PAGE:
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Base for an older PC Circular Saw

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Forum topic by ChunkyC posted 09-21-2009 01:16 AM 1208 views 0 times favorited 5 replies Add to Favorites Watch
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ChunkyC

856 posts in 2714 days


09-21-2009 01:16 AM

Topic tags/keywords: circular saw base plate parallel zero clearance

I have an older Porter Cable circular saw that has always treated me well. Unfortunately I can’t say the same how I’ve treated her over the years. I’ve dropped her so many times that I shouldn’t be aloud around her any more. The base is no longer flat or square, nor does it run true with a straight edge (no longer parallel.) Do you think that I can make a new base plate for it? Any thoughts if so on where to start? I really haven’t seen too much about people making a new base for the CS, lots of cross cutting and ripping jigs though.

Thanks.

Chunk

-- Chunk's Workshop pictures: http://spadfest.rcspads.com/thumbnails.php?album=135


5 replies so far

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ChunkyC

856 posts in 2714 days


#1 posted 09-26-2009 06:30 PM

I see I didn’t much traction on this but I’ve had some time to think on it and this is what I’ve come with:


http://spadfest.rcspads.com/albums/userpics/10001/CIR_SAW_BASE_ADJUSTMENT.JPG

The idea is to use one of the DIY zero clearance jigs for a circular saw. If I were to undercut the fence on the jig to allow for the base to slide under the fence and add a hardwood fence to the saw … I could fix one end of the saw fence and allow for adjustment on the other end. Then I would be able to get the edge of the base (read as new fence) parallel to blade.

I’ve managed to get the edge of the base and blade parallel by shimming, but it’s only good for one depth, Max. And the shimming is not that great—definitely not a permanent solution by far but it’s getting me by at the moment.

c

-- Chunk's Workshop pictures: http://spadfest.rcspads.com/thumbnails.php?album=135

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Bothus

439 posts in 2636 days


#2 posted 10-03-2009 08:29 AM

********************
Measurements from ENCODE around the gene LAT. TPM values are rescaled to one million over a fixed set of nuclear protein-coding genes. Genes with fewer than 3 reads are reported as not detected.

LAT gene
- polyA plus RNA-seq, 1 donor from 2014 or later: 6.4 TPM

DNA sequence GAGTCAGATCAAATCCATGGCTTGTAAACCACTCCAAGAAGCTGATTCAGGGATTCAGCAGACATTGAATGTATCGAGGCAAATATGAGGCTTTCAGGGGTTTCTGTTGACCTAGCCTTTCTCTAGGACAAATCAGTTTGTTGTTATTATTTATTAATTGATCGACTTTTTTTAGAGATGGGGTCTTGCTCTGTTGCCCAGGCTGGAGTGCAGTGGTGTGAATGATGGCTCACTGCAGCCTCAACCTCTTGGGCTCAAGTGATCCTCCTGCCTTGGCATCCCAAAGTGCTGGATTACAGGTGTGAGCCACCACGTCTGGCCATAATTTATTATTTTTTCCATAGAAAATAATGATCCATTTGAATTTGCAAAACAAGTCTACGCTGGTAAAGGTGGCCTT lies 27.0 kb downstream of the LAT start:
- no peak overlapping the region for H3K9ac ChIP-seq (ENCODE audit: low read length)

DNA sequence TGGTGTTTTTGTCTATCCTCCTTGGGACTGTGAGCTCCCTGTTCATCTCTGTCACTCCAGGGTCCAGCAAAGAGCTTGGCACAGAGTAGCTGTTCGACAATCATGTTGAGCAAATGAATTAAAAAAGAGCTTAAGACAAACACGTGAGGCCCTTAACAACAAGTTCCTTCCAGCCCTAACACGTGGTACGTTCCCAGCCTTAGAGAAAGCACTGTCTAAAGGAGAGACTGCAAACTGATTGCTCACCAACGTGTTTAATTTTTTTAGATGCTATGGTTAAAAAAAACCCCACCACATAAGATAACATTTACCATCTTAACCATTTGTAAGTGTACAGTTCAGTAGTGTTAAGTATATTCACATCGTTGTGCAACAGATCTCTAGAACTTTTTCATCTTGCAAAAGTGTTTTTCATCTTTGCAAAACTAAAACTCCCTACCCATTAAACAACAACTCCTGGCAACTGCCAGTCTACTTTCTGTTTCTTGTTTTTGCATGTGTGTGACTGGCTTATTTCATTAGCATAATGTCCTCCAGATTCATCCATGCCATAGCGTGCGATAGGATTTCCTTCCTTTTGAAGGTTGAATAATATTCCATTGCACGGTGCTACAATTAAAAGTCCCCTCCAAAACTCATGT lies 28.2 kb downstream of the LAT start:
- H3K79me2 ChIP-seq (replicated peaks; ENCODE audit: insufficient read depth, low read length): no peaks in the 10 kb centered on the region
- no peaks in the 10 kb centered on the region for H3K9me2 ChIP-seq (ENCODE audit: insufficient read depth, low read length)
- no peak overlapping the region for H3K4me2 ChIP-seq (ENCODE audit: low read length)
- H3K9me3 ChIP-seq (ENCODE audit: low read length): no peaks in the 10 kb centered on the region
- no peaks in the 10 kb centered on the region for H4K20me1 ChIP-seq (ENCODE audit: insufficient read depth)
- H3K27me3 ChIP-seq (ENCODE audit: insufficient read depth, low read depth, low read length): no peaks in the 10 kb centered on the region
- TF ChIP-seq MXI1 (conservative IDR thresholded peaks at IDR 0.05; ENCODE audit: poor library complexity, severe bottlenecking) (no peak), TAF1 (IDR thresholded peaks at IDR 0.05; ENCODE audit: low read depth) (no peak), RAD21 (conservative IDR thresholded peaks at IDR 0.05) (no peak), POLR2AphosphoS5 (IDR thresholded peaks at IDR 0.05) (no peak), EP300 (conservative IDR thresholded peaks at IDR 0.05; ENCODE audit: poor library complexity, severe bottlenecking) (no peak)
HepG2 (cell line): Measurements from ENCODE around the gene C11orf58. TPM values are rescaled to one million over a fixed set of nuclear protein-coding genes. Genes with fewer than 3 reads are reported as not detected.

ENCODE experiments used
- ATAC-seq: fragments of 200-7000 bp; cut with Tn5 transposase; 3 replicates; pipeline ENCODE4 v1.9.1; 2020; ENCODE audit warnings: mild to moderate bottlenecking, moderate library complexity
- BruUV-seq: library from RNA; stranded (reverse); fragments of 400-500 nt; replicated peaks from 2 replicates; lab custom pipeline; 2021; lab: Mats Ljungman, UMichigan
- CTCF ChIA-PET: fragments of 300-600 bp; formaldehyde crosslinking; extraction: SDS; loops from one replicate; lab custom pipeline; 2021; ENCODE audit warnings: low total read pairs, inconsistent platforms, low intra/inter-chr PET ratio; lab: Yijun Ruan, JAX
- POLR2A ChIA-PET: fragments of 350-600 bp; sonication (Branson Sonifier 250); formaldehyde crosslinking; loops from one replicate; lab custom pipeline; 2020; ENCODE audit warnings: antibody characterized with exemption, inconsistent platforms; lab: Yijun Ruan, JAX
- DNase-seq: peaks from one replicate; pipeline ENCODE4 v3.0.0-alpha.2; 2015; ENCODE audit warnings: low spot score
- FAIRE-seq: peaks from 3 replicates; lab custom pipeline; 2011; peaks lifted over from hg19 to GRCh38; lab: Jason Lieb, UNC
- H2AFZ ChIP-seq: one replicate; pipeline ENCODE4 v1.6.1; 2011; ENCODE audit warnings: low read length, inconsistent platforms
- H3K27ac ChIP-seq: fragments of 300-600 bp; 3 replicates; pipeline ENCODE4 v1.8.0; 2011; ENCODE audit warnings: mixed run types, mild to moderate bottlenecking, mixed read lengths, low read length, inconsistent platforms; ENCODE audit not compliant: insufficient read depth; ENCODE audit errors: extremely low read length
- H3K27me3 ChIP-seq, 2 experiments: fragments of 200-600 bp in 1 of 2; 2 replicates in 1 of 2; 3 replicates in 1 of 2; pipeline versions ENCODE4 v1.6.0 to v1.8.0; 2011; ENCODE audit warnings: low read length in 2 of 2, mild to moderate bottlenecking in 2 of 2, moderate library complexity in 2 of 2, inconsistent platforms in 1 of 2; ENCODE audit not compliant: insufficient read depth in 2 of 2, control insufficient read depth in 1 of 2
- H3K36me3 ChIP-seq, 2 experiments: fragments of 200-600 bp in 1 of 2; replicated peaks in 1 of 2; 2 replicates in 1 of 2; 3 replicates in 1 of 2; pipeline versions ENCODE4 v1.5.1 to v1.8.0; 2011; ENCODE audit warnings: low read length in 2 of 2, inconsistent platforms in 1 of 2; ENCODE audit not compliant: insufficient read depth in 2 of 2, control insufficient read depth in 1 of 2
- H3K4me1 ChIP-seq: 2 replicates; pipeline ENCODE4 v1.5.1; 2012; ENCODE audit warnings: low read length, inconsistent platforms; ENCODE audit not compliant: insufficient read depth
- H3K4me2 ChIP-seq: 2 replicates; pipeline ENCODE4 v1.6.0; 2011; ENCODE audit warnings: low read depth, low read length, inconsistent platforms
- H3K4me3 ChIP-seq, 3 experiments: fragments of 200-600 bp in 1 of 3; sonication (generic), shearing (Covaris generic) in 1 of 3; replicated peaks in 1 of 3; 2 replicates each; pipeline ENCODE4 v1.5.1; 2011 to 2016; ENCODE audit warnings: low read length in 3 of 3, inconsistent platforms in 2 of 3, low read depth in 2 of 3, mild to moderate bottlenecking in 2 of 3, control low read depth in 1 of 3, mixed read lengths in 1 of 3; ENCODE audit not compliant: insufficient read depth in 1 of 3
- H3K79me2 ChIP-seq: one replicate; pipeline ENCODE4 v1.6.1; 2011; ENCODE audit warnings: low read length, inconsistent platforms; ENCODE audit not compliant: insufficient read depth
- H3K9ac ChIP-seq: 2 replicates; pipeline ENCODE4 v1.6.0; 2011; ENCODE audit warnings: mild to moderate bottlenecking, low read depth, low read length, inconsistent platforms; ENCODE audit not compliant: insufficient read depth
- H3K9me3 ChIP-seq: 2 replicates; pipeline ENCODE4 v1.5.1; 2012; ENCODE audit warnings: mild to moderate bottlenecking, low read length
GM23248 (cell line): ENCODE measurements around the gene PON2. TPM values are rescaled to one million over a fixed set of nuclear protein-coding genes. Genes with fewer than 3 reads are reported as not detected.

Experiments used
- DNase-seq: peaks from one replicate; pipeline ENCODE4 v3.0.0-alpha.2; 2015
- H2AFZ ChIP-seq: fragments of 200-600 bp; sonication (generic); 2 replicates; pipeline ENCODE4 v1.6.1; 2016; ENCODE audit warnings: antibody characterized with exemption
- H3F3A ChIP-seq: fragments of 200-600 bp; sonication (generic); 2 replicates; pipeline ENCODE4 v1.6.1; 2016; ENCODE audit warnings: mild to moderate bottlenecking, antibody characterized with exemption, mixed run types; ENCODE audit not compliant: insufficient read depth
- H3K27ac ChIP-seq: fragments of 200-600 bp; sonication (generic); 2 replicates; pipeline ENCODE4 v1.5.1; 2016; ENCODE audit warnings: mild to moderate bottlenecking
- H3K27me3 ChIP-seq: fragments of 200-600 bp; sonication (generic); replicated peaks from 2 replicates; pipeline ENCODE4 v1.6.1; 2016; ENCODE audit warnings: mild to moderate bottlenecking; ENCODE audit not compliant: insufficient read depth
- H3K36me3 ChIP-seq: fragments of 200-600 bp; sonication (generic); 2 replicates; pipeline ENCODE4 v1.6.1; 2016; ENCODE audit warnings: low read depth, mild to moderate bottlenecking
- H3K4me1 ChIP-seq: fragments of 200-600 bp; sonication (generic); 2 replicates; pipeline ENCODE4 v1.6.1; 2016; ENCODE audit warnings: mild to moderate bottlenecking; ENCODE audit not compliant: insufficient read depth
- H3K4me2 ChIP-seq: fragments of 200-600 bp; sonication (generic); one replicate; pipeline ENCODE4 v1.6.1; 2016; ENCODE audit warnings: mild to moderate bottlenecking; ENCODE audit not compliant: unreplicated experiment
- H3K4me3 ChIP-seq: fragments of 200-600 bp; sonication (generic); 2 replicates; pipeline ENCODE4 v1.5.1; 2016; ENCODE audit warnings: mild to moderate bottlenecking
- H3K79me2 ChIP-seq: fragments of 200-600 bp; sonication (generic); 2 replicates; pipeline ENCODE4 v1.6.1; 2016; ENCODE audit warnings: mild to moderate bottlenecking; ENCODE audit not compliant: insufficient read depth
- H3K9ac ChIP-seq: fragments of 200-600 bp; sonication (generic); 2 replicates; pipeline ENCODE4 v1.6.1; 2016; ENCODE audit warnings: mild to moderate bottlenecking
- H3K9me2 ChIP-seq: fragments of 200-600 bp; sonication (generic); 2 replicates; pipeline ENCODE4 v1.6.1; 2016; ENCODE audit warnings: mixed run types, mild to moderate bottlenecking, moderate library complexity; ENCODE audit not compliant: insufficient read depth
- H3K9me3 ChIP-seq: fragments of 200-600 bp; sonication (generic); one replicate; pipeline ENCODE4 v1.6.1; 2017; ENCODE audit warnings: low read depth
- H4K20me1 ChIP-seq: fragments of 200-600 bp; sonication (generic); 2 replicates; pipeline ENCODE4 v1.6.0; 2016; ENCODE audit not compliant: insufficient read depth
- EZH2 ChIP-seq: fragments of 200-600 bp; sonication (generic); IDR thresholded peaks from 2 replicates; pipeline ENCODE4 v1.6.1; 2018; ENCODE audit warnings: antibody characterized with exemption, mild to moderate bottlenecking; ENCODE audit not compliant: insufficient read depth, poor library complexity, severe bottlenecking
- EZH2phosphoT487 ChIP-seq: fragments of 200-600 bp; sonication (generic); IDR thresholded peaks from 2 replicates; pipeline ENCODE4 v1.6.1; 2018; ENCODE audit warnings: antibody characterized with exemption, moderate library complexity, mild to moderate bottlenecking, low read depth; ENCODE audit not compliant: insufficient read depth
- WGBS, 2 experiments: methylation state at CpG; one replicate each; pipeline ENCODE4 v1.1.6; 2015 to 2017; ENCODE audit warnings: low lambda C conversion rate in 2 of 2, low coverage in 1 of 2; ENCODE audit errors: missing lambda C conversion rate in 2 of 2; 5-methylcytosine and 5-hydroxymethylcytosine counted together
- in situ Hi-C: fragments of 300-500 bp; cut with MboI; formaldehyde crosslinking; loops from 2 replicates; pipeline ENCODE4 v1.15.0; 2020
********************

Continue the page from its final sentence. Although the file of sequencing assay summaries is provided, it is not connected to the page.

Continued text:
Hey Chunk, did you do that drawing in AutoCAD? It looks good.

;;
J

-- Jerry Boshear, Professional Kitchen Designer, amature woodworker.

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ChunkyC

856 posts in 2714 days


#3 posted 10-03-2009 05:45 PM

Yes to AutoCAD. Even though I’m an Electrical Engineer, I used AutoCAD like others might use a calculator. I always layout everything in AutoCAD first. It’s the best way of finding interferences. Lately, I’ve been drawing everything in 3D. I just layout a set of drawers for my garage workbench and I did the entire drawing in 3D including the finger joints for the drawers. Now if I just had the lumber to finish the construction…

-- Chunk's Workshop pictures: http://spadfest.rcspads.com/thumbnails.php?album=135

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ChunkyC

856 posts in 2714 days


#4 posted 10-03-2009 08:47 PM

The drafters at work all use Inventor. For me, AutoCAD is all that I need. I don’t need to do a lot of stuff in 3D for work and I’m at that age now where I’m not investing a lot of time to learn yet another “latest and greatest” software package.

Garage Workbench w/ New Drawers
This is the sort of stuff that I use AutoCAD for. pretty basic stuff, but it does tell me if the piece I have designed will fit or not.

Chunk

-- Chunk's Workshop pictures: http://spadfest.rcspads.com/thumbnails.php?album=135

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ChunkyC

856 posts in 2714 days


#5 posted 10-03-2009 09:51 PM

I’ll make you a promise. If I can find a PC that has Inventor on it, I’ll give a try but there ain’t no way I’m shelling out the cash to purchase my own copy of Inventor when I already have my own copy of AutoCAD.

-- Chunk's Workshop pictures: http://spadfest.rcspads.com/thumbnails.php?album=135

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